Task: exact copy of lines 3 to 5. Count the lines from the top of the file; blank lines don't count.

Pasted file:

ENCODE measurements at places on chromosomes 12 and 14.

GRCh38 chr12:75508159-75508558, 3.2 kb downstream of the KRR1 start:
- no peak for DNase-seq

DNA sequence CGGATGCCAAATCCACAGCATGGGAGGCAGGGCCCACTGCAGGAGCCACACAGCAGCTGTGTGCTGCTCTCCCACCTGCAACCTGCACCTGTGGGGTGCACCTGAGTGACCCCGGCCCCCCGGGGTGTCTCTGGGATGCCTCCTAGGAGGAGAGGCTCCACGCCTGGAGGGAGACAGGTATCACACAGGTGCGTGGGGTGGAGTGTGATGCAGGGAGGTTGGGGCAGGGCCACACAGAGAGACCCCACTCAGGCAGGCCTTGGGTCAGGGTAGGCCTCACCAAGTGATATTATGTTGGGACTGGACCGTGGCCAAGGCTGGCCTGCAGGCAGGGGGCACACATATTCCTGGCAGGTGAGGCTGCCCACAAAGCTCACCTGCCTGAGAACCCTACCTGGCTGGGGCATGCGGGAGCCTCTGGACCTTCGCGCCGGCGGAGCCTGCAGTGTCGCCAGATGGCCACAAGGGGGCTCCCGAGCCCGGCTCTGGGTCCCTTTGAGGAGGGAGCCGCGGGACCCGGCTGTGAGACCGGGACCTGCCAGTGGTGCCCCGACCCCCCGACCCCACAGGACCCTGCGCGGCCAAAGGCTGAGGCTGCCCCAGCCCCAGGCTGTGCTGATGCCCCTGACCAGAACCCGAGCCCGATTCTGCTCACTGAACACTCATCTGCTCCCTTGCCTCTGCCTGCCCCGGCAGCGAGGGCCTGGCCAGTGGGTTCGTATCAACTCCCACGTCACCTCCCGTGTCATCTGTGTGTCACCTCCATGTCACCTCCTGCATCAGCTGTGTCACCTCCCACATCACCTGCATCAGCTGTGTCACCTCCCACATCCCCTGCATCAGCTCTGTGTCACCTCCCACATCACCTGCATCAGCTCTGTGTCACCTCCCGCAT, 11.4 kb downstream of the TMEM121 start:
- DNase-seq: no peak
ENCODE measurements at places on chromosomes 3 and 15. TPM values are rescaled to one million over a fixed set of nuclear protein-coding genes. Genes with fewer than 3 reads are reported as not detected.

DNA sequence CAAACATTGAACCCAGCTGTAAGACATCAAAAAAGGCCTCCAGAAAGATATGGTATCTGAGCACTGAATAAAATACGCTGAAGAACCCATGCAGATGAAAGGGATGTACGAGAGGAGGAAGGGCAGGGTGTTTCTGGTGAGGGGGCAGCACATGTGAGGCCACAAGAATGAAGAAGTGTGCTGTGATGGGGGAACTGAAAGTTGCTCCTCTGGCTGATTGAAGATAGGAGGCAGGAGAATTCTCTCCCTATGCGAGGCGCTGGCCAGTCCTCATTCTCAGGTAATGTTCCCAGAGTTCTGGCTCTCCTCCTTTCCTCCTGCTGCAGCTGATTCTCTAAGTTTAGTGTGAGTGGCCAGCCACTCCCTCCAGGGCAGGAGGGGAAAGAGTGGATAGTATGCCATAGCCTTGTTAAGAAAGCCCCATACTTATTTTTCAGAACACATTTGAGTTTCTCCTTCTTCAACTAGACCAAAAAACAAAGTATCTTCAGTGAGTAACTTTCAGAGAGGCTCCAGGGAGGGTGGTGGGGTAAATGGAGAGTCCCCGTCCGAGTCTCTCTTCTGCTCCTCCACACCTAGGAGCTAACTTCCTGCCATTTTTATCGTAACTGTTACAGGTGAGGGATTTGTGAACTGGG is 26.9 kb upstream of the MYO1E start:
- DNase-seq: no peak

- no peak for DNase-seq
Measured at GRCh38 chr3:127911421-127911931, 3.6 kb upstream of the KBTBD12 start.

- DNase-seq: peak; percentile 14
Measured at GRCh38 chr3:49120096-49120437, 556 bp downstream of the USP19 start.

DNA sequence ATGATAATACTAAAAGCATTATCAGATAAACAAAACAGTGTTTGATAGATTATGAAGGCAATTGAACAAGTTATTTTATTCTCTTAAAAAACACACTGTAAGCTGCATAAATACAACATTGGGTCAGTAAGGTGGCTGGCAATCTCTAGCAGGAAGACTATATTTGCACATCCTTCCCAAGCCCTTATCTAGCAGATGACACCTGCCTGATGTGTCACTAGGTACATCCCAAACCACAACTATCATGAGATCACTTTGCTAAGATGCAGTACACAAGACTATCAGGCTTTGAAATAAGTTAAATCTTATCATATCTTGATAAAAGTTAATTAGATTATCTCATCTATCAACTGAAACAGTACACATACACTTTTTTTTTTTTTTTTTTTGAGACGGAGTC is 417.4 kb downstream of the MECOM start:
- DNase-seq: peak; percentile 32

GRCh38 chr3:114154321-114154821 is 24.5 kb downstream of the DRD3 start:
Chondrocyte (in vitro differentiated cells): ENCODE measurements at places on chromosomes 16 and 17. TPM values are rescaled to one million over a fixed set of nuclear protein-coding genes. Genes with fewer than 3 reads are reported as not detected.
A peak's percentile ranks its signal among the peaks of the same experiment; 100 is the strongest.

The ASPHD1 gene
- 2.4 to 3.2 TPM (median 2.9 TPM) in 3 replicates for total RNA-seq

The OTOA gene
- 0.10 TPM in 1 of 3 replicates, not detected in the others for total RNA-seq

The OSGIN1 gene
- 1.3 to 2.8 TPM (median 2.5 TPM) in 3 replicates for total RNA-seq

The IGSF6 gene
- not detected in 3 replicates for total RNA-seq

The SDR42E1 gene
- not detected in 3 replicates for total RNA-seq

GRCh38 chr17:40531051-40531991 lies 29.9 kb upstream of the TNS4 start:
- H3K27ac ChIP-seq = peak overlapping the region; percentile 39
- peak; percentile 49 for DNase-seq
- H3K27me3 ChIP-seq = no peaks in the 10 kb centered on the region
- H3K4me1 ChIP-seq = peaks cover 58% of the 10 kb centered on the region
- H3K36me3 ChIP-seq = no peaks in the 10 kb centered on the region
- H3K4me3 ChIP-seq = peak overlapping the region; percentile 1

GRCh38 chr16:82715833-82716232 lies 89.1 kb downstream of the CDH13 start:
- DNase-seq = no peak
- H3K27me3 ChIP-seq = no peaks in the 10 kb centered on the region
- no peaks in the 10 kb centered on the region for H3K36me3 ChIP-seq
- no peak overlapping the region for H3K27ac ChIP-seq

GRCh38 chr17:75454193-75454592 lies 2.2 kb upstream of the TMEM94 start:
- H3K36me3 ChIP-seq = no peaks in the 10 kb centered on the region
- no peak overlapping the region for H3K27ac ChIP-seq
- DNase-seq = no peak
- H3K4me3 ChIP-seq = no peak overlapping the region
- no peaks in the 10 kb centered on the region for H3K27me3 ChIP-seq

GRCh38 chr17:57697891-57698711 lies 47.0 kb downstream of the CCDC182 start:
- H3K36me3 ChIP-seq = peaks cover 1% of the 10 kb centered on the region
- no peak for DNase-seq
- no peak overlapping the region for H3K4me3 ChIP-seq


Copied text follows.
- no peak for DNase-seq

DNA sequence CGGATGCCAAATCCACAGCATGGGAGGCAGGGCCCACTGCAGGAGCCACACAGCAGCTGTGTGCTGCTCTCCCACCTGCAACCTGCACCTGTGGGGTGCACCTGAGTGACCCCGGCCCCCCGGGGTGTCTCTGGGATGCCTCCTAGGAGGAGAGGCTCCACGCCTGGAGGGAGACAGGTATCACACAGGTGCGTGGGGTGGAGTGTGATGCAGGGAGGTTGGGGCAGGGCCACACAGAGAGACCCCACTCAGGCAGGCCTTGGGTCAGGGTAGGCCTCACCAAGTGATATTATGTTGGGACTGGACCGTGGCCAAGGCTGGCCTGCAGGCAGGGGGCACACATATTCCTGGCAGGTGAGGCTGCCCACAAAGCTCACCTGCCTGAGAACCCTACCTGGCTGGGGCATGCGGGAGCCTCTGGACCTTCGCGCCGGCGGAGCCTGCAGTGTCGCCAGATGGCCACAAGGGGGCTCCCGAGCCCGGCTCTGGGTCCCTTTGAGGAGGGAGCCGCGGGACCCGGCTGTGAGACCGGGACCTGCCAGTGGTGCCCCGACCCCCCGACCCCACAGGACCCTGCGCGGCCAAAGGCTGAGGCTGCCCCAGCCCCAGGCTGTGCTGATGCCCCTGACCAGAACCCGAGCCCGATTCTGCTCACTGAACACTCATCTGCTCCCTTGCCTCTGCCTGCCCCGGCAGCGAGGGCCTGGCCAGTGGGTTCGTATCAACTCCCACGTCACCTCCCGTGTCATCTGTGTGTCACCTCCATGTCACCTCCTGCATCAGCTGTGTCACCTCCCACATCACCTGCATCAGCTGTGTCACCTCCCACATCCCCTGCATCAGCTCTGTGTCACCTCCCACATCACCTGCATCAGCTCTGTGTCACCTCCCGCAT, 11.4 kb downstream of the TMEM121 start:
- DNase-seq: no peak